So You Want to Implement an Allied Legal Professional Program, Part 2
IAALS’ report, Allied Legal Professionals: A National Framework for Program Growth, summarizes the discussions at our 2022 convening, including convergence on best practices for allied legal professional programs, areas of divergence between program approaches, and lessons learned from existing programs.
In a previous post, we highlighted the first four recommendation areas for allied legal professional programs—a focus on establishing appropriate titles, delineating clear roles and responsibilities, ensuring effective representation within court proceedings, and the scope of attorney representation. Now, we’re taking a look at some additional interdependent components that contribute to the successful implementation of these programs.
5. In-Court Representation
ALP programs should endorse in-court representation by ALPs without attorney supervision. In-court representation is a contentious issue in ALP program design, with states showing variation in their approaches. Minnesota and Arizona permit ALPs to fully represent clients in certain cases without the supervising attorney present in court. Utah, Washington, and Oregon allow for limited representation, often referred to as “reactive representation.” It’s essential to consider that court hearings can be a particularly challenging stage for self-represented litigants, and ALP representation could significantly assist in presenting evidence and defending their case.
In addition, judicial education about ALP programs and the role of ALPs in the courtroom is critical to any ALP program. The varying levels of ALP representation allowed across states have led to confusion among judges about ALPs’ role in the court. In states permitting limited in-court representation by ALPs, judges have reportedly underutilized ALPs or expected more proactive roles than permitted. To mitigate such issues, judges should be educated about the scope of ALP representation and provided with detailed guidelines outlining what ALPs can and cannot do in the courtroom. This can help in optimizing the use of ALPs, enhancing courtroom efficiency, and ensuring fairness.
6. Eligibility, Education & Practical Training
ALPs should undergo the same or similar character and fitness application process that is applied to attorneys, given the overlap in services. The age eligibility for ALPs varies between 18 and 21 across states, with most states applying their attorney character and fitness requirements to ALPs. The character and fitness application is an important tool in determining the moral fitness of applicants for practicing law, an attribute that is as crucial for ALPs as it is for attorneys.
Education and training requirements for ALPs should be carefully balanced so as not to be overly burdensome on potential providers. States must take into account the cost of education and ensure it remains affordable for aspiring ALPs. The cost of ALP education, which is significantly less than that of attending law school, provides an opportunity for individuals from diverse backgrounds to obtain an ALP license, providing more accessible legal services to consumers.
The implementation of clinics and in-class assignments can provide an opportunity for ALPs to fulfill required training hours without creating overly burdensome post-education requirements. Practical training—which is required for ALPs but not attorneys—is seen as beneficial in providing valuable networking opportunities and insights into running a business. While important, this requirement can become a barrier if the required training hours are too extensive, hence the need for alternatives such as clinics and in-class assignments.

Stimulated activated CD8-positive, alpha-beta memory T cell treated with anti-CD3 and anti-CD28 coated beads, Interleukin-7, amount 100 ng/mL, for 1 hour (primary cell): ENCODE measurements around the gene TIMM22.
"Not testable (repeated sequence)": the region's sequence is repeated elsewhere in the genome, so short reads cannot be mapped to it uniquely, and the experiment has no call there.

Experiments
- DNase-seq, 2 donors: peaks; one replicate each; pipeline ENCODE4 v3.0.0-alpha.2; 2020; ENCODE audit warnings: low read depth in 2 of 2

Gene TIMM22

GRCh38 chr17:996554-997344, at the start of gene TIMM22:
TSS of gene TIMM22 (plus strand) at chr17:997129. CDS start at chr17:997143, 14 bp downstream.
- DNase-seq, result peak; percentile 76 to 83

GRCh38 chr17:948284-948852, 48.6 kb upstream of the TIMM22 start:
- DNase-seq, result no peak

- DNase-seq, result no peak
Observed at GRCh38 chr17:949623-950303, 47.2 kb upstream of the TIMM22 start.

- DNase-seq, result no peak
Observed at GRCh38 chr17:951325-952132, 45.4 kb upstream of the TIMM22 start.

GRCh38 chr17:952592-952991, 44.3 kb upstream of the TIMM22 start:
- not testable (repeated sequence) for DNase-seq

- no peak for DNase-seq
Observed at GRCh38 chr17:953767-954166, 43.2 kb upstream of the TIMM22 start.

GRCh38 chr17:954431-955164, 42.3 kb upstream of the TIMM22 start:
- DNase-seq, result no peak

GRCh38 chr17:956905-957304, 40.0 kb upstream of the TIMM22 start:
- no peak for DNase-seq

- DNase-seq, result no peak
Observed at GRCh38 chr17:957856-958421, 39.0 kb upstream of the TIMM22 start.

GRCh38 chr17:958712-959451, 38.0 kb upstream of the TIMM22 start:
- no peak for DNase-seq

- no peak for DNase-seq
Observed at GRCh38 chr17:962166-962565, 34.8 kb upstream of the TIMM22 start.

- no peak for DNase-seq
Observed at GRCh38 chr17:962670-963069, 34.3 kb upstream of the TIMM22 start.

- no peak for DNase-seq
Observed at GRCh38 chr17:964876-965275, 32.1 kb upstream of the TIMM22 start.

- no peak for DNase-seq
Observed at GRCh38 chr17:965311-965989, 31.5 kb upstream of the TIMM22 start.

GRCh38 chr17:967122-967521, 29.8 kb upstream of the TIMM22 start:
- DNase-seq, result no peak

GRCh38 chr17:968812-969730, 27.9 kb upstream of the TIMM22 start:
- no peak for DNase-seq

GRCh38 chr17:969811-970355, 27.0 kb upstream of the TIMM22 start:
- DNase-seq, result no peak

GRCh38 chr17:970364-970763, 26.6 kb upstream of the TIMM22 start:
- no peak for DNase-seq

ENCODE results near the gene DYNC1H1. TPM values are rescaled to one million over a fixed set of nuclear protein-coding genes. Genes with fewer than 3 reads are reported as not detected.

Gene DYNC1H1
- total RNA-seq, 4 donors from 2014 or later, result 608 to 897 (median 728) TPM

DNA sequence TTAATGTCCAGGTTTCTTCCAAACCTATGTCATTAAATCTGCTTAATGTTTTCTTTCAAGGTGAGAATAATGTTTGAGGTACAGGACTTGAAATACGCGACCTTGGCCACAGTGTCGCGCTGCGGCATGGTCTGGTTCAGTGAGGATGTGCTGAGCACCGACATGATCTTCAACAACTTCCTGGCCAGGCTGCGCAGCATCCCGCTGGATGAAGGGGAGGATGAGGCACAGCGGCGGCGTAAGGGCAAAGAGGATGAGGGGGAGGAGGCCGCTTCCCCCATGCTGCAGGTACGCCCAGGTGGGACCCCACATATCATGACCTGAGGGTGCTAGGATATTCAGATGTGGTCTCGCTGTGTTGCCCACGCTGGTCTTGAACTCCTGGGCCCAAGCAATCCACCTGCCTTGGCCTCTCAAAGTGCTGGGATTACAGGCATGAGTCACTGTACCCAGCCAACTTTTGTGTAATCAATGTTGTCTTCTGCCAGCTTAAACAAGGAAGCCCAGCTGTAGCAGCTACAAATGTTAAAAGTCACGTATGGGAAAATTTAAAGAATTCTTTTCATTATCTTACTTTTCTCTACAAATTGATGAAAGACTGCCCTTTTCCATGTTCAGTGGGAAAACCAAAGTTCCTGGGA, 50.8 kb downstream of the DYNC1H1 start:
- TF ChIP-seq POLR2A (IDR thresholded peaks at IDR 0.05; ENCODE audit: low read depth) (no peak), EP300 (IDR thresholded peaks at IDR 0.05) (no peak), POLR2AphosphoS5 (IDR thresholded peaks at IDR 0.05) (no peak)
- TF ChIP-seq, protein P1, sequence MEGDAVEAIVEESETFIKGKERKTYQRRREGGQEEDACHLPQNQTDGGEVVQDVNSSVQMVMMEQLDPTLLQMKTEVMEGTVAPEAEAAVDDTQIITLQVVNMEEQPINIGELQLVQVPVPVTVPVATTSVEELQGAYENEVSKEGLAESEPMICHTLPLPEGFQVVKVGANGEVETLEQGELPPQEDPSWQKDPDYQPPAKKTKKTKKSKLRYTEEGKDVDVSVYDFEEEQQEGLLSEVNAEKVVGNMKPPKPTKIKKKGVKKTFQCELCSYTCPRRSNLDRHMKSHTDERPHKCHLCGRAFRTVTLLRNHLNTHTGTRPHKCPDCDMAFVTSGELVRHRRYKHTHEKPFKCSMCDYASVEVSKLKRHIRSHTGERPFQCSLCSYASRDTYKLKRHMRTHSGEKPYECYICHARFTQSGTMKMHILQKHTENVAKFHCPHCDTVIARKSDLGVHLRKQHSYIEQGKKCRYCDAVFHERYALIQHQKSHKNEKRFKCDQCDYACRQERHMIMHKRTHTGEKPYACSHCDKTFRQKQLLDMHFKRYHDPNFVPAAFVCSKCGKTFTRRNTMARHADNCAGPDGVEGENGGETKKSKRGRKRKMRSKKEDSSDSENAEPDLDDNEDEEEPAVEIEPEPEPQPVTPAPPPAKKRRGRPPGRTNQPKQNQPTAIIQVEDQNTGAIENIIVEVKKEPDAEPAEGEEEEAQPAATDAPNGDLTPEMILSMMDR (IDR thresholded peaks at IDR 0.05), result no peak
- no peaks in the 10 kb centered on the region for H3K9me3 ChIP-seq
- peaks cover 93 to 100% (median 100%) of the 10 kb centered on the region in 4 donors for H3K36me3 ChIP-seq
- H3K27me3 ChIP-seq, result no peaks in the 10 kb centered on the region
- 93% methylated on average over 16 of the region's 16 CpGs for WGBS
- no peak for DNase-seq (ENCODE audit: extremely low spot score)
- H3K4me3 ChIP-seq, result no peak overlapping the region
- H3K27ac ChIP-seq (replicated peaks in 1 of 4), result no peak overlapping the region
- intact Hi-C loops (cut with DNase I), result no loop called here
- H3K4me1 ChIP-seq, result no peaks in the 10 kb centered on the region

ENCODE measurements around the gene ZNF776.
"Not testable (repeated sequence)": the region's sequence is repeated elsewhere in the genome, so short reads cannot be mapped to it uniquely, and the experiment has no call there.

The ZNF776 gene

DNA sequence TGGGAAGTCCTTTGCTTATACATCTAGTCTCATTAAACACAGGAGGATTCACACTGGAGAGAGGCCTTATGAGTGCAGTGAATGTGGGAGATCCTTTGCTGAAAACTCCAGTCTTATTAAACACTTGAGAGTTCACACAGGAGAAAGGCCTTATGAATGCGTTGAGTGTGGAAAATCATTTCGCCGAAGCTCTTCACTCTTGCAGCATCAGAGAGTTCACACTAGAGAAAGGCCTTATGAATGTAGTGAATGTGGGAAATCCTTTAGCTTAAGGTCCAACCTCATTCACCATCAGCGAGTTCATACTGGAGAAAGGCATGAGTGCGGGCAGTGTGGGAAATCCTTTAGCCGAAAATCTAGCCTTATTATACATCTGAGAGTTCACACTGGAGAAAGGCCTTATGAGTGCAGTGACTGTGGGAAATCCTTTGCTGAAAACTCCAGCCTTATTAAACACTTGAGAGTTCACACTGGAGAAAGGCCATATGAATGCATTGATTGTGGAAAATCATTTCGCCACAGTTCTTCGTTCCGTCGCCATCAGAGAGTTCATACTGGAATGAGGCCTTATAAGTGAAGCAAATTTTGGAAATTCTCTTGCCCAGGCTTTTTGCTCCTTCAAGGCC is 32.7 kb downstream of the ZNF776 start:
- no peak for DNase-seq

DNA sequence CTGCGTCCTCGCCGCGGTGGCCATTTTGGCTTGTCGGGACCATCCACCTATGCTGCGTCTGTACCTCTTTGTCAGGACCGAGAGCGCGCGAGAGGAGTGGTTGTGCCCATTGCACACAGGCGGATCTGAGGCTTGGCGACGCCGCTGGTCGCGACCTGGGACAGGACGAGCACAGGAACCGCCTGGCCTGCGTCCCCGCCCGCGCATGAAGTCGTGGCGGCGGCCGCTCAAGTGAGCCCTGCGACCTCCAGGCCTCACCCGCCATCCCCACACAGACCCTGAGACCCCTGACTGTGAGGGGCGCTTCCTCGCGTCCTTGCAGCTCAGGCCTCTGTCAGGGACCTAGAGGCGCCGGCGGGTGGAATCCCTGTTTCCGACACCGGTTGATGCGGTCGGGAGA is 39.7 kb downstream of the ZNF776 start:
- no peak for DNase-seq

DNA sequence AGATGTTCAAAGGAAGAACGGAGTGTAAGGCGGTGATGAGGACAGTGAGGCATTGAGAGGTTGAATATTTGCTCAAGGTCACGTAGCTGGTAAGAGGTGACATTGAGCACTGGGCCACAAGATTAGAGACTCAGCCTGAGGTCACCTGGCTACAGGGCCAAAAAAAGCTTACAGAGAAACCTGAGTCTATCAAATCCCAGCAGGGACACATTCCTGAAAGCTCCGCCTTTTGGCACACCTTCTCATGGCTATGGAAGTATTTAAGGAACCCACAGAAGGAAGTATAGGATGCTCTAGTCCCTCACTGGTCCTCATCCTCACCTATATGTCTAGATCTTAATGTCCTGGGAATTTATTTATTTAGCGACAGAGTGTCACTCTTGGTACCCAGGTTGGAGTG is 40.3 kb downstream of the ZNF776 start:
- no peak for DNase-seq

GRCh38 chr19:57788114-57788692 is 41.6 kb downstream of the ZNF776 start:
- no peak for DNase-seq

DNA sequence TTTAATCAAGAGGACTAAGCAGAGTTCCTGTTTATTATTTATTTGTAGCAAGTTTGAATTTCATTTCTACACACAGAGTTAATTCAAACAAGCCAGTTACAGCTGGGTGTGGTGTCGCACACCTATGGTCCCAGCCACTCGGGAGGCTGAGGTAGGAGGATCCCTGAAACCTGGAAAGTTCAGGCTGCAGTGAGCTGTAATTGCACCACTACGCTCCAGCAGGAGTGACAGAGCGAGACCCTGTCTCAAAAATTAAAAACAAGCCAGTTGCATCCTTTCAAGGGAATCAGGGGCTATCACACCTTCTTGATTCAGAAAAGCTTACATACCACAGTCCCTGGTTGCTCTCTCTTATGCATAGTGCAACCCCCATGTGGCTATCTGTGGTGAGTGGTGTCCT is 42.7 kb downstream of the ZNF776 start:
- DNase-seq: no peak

States should consider varying education and practical training requirements for ALP applicants depending on their prior education and experience, avoiding a one-size-fits-all approach. This recognizes the diverse backgrounds of ALP applicants and can involve tiered education and practical training requirements. For instance, an ALP applicant with a JD may not be required to take additional courses or complete practical training, while an applicant with an associate or bachelor’s degree in a field other than legal studies may have additional requirements. Differentiating requirements in this manner can provide more tailored pathways to licensure for people with varying levels of education and experience.
In the development of ALP licensure, states should focus on determining what is needed for minimum competency and subsequently devise methods to measure that, rather than simply replicating the bar exam. Currently, most ALP programs have adopted a similar approach to licensing attorneys, involving standardized education and testing. However, concerns have been raised about the flaws in the current bar exam model—particularly the lack of an agreed-upon definition of minimum competence.
States considering a portfolio approach to ALP testing should partner with professional educators who have experience in assessing competence through portfolios. As part of this exploration, states should evaluate how feasible it will be for licensing bodies to assess portfolios when dealing with a large volume of applicants. Oregon, for example, is developing a combination of portfolios and a written examination. The portfolio may include work samples demonstrating competency in designated legal areas or verification of completed specific assessments. This approach provides a promising alternative to the traditional bar exam model.